“To make lessons relevant and enriching, I make sure to always connect a unit they are studying with something that is happening today in society, whether locally or globally,” says Shah. Those lessons “shift students away from simply being consumers of information to becoming critical thinkers who question the perspectives and credibility of sources, and consider the histories of all people.”

At Brightwood, she also introduced programs such as Model UN and National History Day to her students and brought fresh energy to the school’s Student Government Association. And, two years ago, her long-held dream of teaching peace classes became a reality when Shah launched a peace education program that works with children from second to fifth grade. 

“The kids go to gym one day, then art, then music,” she says. “They come to me for peace.”

Monica firmly believes that “peace is a subject that needs to be taught, just like reading, math and science. One of the goals of my peace classes is to develop social emotional competencies and equip students with skills to create and maintain intrapersonal, interpersonal and intergroup peace both in and out of school.”

Shah knows some regard teaching peace as naïve or idealistic. But what is the alternative, she asks. “Day after day, students, especially in urban environments, are suspended from school,” she said in an interview for the United States Institute of Peace website. “Should students be punished because the society they live in is failing to teach them nonviolent ways to engage in and resolve conflict? We do not expect students to intuitively know how to do algebra, so why do we expect students to simply know how to act nonviolently?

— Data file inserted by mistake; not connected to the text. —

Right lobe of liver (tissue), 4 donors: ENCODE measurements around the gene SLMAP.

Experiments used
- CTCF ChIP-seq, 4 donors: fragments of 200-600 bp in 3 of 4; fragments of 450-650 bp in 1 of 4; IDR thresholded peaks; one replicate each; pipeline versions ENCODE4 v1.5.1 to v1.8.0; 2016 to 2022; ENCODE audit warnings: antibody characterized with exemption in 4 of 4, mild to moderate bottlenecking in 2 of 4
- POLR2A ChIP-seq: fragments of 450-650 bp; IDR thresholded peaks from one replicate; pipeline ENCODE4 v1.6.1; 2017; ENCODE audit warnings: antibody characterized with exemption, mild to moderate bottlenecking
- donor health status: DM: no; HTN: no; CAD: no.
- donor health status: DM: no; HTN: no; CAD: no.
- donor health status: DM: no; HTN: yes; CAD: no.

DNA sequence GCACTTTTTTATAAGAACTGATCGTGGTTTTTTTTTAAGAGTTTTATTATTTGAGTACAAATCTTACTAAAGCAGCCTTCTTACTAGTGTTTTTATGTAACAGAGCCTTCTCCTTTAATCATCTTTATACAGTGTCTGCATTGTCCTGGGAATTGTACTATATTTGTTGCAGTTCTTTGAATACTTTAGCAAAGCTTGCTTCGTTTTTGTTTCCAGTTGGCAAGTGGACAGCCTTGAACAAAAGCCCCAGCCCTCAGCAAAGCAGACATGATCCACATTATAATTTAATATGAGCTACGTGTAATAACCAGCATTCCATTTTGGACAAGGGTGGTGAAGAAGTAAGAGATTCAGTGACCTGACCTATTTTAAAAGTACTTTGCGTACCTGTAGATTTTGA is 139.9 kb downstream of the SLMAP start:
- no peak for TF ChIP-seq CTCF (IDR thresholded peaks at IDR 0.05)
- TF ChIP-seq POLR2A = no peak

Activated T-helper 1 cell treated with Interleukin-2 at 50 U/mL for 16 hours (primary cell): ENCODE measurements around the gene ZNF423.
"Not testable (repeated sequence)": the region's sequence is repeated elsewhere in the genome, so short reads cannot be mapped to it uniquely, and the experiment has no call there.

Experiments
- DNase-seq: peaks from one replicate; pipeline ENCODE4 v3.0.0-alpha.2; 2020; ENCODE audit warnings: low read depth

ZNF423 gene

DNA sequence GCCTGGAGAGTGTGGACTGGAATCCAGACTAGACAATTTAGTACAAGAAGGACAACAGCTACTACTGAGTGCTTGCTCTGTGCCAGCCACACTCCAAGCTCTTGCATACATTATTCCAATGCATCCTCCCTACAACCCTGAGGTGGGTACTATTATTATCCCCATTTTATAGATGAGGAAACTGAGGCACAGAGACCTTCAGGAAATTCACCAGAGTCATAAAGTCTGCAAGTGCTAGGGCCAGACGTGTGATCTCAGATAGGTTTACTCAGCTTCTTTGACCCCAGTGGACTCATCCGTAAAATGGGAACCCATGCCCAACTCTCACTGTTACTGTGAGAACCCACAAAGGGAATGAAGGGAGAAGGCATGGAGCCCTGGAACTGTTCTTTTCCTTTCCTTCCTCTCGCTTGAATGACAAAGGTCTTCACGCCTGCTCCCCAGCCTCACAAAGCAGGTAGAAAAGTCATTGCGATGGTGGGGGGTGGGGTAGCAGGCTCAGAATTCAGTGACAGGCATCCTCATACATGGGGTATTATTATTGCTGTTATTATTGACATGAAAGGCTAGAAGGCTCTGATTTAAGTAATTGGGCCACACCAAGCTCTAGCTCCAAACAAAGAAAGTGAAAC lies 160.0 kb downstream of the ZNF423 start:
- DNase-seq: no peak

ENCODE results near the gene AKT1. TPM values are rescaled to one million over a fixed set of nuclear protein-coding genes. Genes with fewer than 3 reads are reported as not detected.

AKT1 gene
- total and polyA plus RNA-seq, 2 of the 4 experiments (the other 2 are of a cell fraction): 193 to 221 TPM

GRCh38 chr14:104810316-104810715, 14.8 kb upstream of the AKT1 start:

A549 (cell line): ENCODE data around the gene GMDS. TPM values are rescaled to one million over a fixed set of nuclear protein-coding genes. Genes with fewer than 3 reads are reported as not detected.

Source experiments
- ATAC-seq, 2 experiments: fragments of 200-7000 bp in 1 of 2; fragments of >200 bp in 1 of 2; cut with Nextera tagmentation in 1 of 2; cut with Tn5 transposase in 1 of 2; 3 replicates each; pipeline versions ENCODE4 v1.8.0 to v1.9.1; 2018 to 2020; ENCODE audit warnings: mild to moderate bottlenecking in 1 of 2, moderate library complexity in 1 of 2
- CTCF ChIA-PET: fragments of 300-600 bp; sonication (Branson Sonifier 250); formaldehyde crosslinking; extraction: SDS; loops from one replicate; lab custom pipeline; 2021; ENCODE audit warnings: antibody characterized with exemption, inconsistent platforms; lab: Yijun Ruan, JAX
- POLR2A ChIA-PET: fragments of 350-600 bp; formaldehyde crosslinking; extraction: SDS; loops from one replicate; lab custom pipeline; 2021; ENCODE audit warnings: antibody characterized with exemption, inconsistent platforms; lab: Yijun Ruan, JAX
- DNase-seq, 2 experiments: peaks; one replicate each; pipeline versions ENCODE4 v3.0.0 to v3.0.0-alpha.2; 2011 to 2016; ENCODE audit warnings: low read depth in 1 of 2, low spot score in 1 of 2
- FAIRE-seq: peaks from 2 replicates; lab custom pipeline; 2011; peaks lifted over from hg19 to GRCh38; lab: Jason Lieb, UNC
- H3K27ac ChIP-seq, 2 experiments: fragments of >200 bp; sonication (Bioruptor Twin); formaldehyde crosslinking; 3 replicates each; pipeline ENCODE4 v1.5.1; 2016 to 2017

“My students grow up amidst violence, watch movies and TV shows that portray violence as justified or even honorable and play video games that glorify violence,” she added, “so how can we expect them to act peacefully?”

To further her students’ knowledge and exposure to diverse cultural and international issues, Shah has taken them on field trips to the U.S. Institute of Peace, the American Friends Service Committee, Gandhi Memorial Center, Newseum and the United Nations. Her students have Skyped with young peace activists in Afghanistan and Sudan and with Peace Corps volunteers in Nicaragua. “All of these opportunities allow students to learn about the work of many different organizations and career paths in peace-building.”

Shaw also aspires to work with teachers to help introduce and incorporate peace education into different classes. “Anyone can be a peace educator, no matter what subject he or she teaches,” she says. “You can incorporate lessons about social justice in math, language arts, science and social studies.”

At the “Work That Matters” panel discussion, Shah gave advice to current and prospective students. “Surround yourself with people who support you. Especially as you transition from undergrad to the real world, it’s really, really important just to be around supportive people who will encourage you to think critically and at the same time will be there for you.”

Though her IWU Peace Fellowship lasted two years, she says, “I feel like there really was no term limit. You don’t just stop advocating for peace when you graduate — that’s when things really get going.”